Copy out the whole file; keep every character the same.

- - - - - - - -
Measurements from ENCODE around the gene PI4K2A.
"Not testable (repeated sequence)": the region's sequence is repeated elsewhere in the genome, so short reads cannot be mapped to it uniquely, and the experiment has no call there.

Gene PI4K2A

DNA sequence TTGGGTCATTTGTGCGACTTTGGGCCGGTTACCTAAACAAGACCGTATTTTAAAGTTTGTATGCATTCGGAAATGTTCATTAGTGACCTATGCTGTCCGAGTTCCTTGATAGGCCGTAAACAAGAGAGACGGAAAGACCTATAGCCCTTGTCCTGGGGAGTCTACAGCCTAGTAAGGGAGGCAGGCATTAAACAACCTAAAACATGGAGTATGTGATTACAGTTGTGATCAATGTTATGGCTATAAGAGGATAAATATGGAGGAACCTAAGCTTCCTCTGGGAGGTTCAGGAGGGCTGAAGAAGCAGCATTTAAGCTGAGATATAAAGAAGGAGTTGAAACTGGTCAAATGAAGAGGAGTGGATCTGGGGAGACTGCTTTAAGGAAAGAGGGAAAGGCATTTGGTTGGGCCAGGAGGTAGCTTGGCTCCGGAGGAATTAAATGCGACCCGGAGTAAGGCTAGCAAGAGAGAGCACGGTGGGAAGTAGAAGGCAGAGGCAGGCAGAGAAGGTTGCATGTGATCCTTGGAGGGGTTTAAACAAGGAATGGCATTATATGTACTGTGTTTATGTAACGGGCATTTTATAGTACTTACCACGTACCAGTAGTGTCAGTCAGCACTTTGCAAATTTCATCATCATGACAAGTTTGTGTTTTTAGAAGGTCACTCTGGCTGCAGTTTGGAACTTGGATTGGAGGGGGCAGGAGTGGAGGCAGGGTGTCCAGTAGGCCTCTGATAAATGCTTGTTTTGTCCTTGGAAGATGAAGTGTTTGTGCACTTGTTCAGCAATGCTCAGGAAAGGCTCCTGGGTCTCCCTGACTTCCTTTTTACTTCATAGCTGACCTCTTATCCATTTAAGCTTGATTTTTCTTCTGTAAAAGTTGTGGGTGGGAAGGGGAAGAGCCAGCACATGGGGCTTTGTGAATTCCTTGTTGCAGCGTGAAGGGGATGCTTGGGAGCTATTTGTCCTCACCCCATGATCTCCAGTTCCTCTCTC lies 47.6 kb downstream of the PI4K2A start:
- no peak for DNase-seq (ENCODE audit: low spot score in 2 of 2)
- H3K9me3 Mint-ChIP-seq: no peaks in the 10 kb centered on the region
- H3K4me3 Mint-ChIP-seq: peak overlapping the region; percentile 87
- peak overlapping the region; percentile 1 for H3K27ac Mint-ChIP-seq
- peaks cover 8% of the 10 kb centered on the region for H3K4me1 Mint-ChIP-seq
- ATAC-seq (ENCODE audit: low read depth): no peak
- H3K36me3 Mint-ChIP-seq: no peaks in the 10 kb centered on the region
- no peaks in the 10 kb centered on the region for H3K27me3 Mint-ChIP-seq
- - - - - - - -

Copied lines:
Measurements from ENCODE around the gene PI4K2A.
"Not testable (repeated sequence)": the region's sequence is repeated elsewhere in the genome, so short reads cannot be mapped to it uniquely, and the experiment has no call there.

Gene PI4K2A

DNA sequence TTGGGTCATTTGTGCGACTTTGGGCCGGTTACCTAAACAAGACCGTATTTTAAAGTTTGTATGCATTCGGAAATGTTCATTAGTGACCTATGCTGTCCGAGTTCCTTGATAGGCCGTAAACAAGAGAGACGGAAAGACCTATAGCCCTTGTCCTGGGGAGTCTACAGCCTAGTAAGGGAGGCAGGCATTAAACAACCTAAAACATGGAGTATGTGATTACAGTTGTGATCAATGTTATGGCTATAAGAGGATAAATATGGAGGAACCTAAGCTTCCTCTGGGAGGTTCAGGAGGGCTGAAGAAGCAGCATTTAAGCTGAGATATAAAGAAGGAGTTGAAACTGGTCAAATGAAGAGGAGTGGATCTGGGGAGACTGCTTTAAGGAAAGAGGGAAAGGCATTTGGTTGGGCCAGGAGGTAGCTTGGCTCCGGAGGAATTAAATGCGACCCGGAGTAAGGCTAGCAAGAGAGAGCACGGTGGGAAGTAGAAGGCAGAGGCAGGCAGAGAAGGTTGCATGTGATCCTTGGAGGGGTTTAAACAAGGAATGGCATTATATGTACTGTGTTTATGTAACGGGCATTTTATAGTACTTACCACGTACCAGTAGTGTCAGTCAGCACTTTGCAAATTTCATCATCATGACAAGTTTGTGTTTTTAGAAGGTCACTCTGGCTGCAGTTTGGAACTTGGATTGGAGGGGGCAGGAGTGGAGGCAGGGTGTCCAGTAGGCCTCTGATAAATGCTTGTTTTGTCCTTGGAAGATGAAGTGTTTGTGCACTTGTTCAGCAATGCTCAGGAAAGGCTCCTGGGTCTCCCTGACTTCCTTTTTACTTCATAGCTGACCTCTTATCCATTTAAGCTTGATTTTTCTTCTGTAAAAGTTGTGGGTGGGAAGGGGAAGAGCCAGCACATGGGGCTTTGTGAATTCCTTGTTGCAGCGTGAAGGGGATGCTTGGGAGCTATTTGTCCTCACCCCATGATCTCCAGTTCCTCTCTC lies 47.6 kb downstream of the PI4K2A start:
- no peak for DNase-seq (ENCODE audit: low spot score in 2 of 2)
- H3K9me3 Mint-ChIP-seq: no peaks in the 10 kb centered on the region
- H3K4me3 Mint-ChIP-seq: peak overlapping the region; percentile 87
- peak overlapping the region; percentile 1 for H3K27ac Mint-ChIP-seq
- peaks cover 8% of the 10 kb centered on the region for H3K4me1 Mint-ChIP-seq
- ATAC-seq (ENCODE audit: low read depth): no peak
- H3K36me3 Mint-ChIP-seq: no peaks in the 10 kb centered on the region
- no peaks in the 10 kb centered on the region for H3K27me3 Mint-ChIP-seq